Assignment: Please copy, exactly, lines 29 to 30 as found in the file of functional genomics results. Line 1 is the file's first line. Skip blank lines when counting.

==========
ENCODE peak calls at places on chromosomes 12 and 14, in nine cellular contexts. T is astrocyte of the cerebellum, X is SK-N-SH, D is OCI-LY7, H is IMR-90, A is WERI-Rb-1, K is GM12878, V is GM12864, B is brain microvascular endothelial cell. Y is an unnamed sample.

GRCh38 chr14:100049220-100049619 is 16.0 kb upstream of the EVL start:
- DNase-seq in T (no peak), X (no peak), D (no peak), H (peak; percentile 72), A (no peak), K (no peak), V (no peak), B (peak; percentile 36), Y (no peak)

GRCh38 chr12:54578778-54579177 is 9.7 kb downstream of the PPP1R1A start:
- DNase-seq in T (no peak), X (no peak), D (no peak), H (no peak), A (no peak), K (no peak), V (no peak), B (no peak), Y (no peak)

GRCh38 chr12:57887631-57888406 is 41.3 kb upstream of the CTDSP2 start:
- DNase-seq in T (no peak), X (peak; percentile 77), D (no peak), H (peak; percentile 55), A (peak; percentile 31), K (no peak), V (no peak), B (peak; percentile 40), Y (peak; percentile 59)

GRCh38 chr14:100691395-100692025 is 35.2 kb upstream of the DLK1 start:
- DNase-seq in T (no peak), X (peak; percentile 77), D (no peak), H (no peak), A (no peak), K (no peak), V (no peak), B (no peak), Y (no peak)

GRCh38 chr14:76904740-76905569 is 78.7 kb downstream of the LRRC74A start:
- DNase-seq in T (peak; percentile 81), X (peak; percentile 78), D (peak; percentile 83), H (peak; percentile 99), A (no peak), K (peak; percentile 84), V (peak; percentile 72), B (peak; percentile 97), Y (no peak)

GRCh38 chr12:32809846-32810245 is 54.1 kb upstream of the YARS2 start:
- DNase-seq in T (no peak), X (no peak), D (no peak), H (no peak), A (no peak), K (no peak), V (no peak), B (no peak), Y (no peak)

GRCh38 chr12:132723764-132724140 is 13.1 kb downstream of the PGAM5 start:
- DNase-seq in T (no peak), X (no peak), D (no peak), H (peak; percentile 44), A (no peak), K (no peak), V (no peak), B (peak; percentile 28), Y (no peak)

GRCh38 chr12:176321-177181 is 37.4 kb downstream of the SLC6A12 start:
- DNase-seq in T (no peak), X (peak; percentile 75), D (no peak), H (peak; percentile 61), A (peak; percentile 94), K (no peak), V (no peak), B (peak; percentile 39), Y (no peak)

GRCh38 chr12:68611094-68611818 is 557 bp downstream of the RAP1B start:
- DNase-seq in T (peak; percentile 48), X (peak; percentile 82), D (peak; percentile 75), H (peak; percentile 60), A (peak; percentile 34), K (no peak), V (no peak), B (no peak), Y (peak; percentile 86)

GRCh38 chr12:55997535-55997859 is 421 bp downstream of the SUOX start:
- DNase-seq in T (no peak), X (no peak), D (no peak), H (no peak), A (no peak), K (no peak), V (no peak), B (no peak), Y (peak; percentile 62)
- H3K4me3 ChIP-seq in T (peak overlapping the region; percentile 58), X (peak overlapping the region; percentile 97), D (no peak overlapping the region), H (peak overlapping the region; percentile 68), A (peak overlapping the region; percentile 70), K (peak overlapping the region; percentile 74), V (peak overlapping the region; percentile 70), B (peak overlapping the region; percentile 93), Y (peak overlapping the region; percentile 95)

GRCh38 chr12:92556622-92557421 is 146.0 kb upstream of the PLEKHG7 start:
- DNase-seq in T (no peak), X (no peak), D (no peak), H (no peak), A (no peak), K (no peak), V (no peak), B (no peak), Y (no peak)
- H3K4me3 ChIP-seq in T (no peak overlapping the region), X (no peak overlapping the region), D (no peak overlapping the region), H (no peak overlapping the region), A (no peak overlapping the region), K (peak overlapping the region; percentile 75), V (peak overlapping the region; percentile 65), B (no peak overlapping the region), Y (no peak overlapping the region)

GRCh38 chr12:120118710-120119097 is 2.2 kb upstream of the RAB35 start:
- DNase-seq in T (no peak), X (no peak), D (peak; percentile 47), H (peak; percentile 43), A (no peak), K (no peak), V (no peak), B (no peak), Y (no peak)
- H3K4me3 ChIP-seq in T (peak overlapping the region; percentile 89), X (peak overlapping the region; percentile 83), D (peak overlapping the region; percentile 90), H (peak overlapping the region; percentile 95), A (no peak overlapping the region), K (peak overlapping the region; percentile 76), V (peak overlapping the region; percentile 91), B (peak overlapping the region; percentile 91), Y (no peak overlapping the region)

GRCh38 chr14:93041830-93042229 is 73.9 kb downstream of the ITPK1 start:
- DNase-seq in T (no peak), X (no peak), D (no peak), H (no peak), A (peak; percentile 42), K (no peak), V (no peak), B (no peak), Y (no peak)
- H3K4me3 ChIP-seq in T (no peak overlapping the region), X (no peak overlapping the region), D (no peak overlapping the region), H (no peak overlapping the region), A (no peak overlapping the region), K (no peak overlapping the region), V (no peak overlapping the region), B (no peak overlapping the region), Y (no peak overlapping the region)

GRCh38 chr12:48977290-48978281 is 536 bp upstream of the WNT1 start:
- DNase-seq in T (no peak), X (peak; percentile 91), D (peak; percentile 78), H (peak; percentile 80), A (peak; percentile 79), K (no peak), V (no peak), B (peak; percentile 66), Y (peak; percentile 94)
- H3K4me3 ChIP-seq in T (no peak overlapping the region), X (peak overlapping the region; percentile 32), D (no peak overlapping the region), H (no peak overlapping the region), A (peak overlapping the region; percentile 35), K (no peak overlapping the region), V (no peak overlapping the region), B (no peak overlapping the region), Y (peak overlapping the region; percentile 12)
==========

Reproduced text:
GRCh38 chr14:93041830-93042229 is 73.9 kb downstream of the ITPK1 start:
- DNase-seq in T (no peak), X (no peak), D (no peak), H (no peak), A (peak; percentile 42), K (no peak), V (no peak), B (no peak), Y (no peak)